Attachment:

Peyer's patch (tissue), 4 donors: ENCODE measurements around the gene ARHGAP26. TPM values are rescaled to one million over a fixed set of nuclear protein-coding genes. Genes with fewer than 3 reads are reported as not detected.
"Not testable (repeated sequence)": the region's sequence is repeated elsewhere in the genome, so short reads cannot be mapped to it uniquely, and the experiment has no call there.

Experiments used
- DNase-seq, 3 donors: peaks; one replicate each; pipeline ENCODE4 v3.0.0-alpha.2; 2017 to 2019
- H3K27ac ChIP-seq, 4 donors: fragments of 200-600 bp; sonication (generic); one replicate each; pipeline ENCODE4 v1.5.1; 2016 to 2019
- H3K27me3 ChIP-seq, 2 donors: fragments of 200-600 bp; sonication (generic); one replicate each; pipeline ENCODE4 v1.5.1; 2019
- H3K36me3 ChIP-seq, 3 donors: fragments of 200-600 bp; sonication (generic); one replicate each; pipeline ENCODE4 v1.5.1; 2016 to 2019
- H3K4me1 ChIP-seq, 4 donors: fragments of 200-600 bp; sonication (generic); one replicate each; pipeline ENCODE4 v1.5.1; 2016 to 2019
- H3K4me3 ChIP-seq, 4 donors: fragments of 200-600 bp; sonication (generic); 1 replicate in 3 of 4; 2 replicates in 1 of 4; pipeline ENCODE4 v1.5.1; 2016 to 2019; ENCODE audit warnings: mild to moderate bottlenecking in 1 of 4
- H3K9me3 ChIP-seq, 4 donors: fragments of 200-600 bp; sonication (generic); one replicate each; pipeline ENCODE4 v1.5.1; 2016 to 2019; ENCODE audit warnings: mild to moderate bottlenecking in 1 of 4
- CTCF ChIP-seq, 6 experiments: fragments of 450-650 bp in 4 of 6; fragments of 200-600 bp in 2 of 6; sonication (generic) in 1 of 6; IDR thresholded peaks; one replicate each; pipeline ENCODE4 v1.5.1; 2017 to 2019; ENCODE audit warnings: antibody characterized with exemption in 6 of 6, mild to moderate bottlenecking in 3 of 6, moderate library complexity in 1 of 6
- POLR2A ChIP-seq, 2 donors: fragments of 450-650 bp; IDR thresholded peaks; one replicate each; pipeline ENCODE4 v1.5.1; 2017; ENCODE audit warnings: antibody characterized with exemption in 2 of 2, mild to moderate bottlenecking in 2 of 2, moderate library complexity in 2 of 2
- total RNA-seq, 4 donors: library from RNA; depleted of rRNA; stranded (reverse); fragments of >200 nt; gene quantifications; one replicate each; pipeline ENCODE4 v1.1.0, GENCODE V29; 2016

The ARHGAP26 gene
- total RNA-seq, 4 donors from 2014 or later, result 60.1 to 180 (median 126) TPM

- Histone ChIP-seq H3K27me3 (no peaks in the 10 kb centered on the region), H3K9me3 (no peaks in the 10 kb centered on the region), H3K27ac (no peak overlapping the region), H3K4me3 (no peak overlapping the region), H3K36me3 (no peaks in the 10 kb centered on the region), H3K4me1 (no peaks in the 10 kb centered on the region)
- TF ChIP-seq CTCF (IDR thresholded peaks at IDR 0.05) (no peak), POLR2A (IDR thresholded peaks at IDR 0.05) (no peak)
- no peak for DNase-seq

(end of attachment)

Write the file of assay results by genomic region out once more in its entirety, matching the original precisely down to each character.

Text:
Peyer's patch (tissue), 4 donors: ENCODE measurements around the gene ARHGAP26. TPM values are rescaled to one million over a fixed set of nuclear protein-coding genes. Genes with fewer than 3 reads are reported as not detected.
"Not testable (repeated sequence)": the region's sequence is repeated elsewhere in the genome, so short reads cannot be mapped to it uniquely, and the experiment has no call there.

Experiments used
- DNase-seq, 3 donors: peaks; one replicate each; pipeline ENCODE4 v3.0.0-alpha.2; 2017 to 2019
- H3K27ac ChIP-seq, 4 donors: fragments of 200-600 bp; sonication (generic); one replicate each; pipeline ENCODE4 v1.5.1; 2016 to 2019
- H3K27me3 ChIP-seq, 2 donors: fragments of 200-600 bp; sonication (generic); one replicate each; pipeline ENCODE4 v1.5.1; 2019
- H3K36me3 ChIP-seq, 3 donors: fragments of 200-600 bp; sonication (generic); one replicate each; pipeline ENCODE4 v1.5.1; 2016 to 2019
- H3K4me1 ChIP-seq, 4 donors: fragments of 200-600 bp; sonication (generic); one replicate each; pipeline ENCODE4 v1.5.1; 2016 to 2019
- H3K4me3 ChIP-seq, 4 donors: fragments of 200-600 bp; sonication (generic); 1 replicate in 3 of 4; 2 replicates in 1 of 4; pipeline ENCODE4 v1.5.1; 2016 to 2019; ENCODE audit warnings: mild to moderate bottlenecking in 1 of 4
- H3K9me3 ChIP-seq, 4 donors: fragments of 200-600 bp; sonication (generic); one replicate each; pipeline ENCODE4 v1.5.1; 2016 to 2019; ENCODE audit warnings: mild to moderate bottlenecking in 1 of 4
- CTCF ChIP-seq, 6 experiments: fragments of 450-650 bp in 4 of 6; fragments of 200-600 bp in 2 of 6; sonication (generic) in 1 of 6; IDR thresholded peaks; one replicate each; pipeline ENCODE4 v1.5.1; 2017 to 2019; ENCODE audit warnings: antibody characterized with exemption in 6 of 6, mild to moderate bottlenecking in 3 of 6, moderate library complexity in 1 of 6
- POLR2A ChIP-seq, 2 donors: fragments of 450-650 bp; IDR thresholded peaks; one replicate each; pipeline ENCODE4 v1.5.1; 2017; ENCODE audit warnings: antibody characterized with exemption in 2 of 2, mild to moderate bottlenecking in 2 of 2, moderate library complexity in 2 of 2
- total RNA-seq, 4 donors: library from RNA; depleted of rRNA; stranded (reverse); fragments of >200 nt; gene quantifications; one replicate each; pipeline ENCODE4 v1.1.0, GENCODE V29; 2016

The ARHGAP26 gene
- total RNA-seq, 4 donors from 2014 or later, result 60.1 to 180 (median 126) TPM

- Histone ChIP-seq H3K27me3 (no peaks in the 10 kb centered on the region), H3K9me3 (no peaks in the 10 kb centered on the region), H3K27ac (no peak overlapping the region), H3K4me3 (no peak overlapping the region), H3K36me3 (no peaks in the 10 kb centered on the region), H3K4me1 (no peaks in the 10 kb centered on the region)
- TF ChIP-seq CTCF (IDR thresholded peaks at IDR 0.05) (no peak), POLR2A (IDR thresholded peaks at IDR 0.05) (no peak)
- no peak for DNase-seq